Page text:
Comments from Frankston, Reed, and Friends
Wednesday, August 27, 2003
BobF at 5:49 PM [url]:
Apparently Spam Assassin really doesn't like me. If you wonder why you haven't heard from me; it's because I don't fit into the arbitrary assumptions built into this "filter". Well, technically it just doesn't like my mail but it is personal since it is judging how I express myself and thus is judging me. The distinction is meaningless -- if my mail doesn't get through I am being filtered out. In judging my glyphs it is impugning my character.
Unlike an adaptive program such as POPFile with few built in assumptions, Spam Assassin accumulates what are arbitrary and moralistic prejudgments about how email should look and be used:
I can't help but think of the witch trials in Salem Massachusetts in 1692 when people let their fears run rampant. Sure we need to address the issue of spam and other assaults on our attention. There isn't a simplistic answer and naive approaches such as AOL's presumption that individuals shouldn't be sending their own mail. Aggregating arbitrary assumptions about what constitutes good mail only makes the problem worse. Both approaches seem to have a rigid view of email fixed some time in the past when all messages were sent from teletypes through time sharing services.
What we need is more, not less, innovation. As I keep trying to point out, the current approach to email is simplistic and just a phase we're going through as we learn. One of the big problems is the ".Com" assumption that there is intrinsic meaning in the names (such as @AOL.COM) and any change requires changing ones one true descriptive name. By assuming that the "address" is a meaningful name it becomes a scarce resource and we don't even have the flexibility we do with paper mail. I can make up my own address or vary my name so I know what happens when I sign up for a subscription in the paper world. Most email providers don't allow for that or make a big deal out of giving you a handful of names you can use.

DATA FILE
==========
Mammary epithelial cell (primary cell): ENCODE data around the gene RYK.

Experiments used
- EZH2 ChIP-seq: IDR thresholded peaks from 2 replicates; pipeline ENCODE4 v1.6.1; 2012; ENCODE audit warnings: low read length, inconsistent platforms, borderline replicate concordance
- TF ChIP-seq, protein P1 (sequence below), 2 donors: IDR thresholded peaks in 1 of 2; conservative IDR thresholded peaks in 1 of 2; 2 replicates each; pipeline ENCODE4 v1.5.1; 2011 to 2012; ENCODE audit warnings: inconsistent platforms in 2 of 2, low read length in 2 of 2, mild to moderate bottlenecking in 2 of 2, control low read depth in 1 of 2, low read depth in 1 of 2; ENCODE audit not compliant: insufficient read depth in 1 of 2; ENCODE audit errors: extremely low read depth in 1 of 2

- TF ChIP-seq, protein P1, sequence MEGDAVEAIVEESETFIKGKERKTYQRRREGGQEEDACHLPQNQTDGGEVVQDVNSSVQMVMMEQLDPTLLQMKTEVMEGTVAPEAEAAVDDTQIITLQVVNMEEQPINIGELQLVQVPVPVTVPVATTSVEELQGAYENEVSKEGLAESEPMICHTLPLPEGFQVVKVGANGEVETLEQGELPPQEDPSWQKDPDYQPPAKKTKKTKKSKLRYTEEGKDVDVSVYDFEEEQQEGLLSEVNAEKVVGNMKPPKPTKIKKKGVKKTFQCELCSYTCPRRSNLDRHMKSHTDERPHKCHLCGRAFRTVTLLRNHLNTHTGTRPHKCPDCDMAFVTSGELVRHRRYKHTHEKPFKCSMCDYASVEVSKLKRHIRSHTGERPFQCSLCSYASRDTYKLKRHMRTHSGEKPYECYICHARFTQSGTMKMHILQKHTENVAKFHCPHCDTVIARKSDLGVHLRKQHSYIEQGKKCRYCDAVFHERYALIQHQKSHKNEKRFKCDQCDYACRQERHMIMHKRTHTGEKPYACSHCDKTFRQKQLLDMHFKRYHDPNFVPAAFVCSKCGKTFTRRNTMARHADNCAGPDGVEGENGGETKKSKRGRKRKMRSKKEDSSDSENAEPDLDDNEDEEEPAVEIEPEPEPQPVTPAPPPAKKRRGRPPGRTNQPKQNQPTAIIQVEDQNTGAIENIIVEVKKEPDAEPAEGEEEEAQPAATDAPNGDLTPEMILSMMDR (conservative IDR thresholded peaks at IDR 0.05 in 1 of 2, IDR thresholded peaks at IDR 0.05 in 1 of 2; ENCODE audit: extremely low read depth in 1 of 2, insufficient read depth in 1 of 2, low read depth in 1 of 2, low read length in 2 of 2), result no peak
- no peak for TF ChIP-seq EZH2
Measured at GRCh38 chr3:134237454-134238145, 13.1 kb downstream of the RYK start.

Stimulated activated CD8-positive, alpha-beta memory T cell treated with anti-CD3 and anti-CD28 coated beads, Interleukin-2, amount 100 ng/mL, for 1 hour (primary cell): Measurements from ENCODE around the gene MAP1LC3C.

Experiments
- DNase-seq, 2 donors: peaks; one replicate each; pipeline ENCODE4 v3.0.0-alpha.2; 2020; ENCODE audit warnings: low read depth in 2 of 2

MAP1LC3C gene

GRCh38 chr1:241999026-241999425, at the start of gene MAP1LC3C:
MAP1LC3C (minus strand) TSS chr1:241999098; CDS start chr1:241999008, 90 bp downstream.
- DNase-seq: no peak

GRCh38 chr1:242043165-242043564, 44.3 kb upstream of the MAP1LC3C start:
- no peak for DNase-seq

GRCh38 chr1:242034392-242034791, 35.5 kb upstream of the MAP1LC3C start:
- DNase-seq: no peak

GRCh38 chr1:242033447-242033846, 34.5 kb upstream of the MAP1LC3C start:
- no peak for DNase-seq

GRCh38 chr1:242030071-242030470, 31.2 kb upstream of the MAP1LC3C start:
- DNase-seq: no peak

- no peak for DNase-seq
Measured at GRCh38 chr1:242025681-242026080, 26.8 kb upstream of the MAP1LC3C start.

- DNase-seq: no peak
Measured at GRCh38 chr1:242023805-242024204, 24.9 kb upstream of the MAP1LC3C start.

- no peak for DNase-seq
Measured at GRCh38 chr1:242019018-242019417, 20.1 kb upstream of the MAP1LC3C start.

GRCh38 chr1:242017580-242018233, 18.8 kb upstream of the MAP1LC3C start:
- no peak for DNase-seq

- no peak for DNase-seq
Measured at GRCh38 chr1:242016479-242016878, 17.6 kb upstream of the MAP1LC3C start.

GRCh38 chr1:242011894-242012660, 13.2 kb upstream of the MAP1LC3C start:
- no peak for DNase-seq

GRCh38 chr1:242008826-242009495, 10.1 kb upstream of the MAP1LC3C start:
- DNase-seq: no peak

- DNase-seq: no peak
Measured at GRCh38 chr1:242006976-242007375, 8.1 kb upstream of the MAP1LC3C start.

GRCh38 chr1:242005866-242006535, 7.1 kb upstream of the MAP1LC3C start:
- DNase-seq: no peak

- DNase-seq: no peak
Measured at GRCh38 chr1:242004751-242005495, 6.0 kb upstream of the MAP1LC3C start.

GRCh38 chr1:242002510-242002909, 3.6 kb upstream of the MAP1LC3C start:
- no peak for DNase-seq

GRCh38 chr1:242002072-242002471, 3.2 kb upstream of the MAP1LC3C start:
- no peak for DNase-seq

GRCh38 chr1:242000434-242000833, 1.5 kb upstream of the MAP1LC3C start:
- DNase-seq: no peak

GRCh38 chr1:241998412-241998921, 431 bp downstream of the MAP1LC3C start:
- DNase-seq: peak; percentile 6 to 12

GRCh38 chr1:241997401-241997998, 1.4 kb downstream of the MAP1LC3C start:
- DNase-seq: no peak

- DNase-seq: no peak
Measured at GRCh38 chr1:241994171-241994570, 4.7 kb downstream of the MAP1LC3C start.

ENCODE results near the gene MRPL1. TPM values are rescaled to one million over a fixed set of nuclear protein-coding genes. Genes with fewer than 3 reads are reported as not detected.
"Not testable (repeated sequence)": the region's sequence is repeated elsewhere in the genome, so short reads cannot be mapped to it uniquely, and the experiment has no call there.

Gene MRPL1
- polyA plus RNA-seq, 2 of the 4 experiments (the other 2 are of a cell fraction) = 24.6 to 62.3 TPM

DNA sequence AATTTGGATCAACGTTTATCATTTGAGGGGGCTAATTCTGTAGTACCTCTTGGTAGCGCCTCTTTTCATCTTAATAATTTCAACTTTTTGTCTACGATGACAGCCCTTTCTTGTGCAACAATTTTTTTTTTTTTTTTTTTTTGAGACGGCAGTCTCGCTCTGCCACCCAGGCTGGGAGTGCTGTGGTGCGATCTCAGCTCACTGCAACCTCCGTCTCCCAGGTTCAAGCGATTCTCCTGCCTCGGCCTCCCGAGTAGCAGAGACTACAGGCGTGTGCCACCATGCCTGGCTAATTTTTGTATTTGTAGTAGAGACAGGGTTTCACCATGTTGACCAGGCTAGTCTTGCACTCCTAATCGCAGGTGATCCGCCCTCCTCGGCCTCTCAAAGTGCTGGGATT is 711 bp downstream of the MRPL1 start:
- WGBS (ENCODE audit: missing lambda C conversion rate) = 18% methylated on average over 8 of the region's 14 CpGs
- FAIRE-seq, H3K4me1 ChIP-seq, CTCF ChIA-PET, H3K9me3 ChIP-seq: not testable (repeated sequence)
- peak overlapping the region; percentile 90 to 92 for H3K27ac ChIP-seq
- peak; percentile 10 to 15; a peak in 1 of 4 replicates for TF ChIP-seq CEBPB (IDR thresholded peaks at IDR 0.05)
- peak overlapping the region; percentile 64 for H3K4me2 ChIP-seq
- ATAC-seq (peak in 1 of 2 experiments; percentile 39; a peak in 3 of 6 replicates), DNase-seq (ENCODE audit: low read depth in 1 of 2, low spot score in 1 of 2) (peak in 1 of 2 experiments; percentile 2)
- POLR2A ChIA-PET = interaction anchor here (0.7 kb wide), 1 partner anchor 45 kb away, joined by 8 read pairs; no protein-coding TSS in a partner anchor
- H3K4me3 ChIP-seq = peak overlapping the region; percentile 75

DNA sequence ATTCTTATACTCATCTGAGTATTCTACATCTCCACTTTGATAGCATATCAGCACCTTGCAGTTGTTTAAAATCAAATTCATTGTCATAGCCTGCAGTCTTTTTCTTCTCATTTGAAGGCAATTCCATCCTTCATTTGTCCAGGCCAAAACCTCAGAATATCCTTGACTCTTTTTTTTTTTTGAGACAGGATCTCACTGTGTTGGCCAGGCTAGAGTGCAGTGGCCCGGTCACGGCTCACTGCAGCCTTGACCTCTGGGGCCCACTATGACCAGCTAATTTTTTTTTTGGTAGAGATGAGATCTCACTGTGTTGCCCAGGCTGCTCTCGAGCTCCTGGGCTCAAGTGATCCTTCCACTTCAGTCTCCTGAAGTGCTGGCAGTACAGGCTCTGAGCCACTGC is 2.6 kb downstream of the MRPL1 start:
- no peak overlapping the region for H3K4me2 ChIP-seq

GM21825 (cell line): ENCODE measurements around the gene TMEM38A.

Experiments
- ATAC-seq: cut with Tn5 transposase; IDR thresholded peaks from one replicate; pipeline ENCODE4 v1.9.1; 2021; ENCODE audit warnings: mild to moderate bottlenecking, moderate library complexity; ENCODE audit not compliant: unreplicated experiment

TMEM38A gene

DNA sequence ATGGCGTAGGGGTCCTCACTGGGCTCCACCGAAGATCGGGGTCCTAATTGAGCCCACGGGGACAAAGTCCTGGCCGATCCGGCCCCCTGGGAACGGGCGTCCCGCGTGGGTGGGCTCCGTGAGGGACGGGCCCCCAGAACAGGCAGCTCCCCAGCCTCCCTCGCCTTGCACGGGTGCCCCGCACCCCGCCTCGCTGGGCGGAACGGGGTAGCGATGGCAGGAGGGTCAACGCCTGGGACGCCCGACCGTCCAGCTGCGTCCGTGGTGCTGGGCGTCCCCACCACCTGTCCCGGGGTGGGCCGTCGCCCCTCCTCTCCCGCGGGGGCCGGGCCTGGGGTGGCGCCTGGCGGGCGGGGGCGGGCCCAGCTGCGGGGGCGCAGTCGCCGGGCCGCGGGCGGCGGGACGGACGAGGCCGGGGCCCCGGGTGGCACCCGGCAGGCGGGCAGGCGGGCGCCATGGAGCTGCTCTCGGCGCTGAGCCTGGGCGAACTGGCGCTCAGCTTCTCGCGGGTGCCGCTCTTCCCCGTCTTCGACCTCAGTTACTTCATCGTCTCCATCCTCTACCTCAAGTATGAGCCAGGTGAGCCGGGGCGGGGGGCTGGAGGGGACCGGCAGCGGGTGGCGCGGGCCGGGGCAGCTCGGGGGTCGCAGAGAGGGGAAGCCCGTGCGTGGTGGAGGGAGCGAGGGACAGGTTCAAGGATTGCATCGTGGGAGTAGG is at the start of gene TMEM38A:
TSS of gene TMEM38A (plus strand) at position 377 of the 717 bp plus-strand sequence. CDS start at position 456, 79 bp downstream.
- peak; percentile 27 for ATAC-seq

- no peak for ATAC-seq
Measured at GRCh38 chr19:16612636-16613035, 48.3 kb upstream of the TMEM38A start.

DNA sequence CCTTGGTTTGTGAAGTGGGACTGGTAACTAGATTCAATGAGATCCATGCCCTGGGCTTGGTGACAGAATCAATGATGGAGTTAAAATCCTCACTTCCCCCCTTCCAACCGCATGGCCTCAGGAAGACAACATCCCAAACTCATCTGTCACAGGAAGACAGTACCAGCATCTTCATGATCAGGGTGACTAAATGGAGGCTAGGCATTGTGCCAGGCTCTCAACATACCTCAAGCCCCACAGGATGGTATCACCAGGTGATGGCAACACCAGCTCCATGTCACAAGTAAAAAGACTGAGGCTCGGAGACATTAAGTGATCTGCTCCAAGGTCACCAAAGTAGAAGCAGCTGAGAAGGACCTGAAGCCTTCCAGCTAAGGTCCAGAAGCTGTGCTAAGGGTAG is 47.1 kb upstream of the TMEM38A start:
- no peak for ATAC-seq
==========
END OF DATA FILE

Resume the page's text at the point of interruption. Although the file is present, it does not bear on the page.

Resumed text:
Any attempt to innovate is thwarted by these biddies who seem to view the current accidental state of affairs as normal and can't imagine it was ever any different. All change is seen as threatening and immoral till it becomes the new status quo to be defend at all costs.
So little has been learned in 300 years.
Tuesday, August 26, 2003
BobF at 10:49 PM [url]:
AOL and Roadrunner vs the Internet
AOL and Roadrunner consider me a potential outlaw because I haven't been sending my email through "official" email carriers as if there were such things.
When AOL or a large ISP like their subsidiary Roadrunner does something foolish we all suffer because they stand between us and communicating with their customers. By forcing all email through narrow chokepoints and thwarting innovation they are exacerbating the very problems they are attempting to solve!
We see this same naivet� in attempts to regulate Voice over IP and thus assuring that telephony remains expensive. This is an unfortunate consequence of forgetting the original purpose of the hidden taxes. We are left with a regulatory regimen that has lost its way and has become the end in itself rather than a means.
AOL's misguided attempt to control spam is more than an inconvenience and it demonstrates an attempt to defy the Internet and bring back the good old days of central control. Perhaps we should be surprised that their current advertising campaign for "AOL for Broadband" emphasizes the dangers of the Internet and not the benefits.
To understand more about this you can, no, you should read AOL and Roadrunner have left the Internet.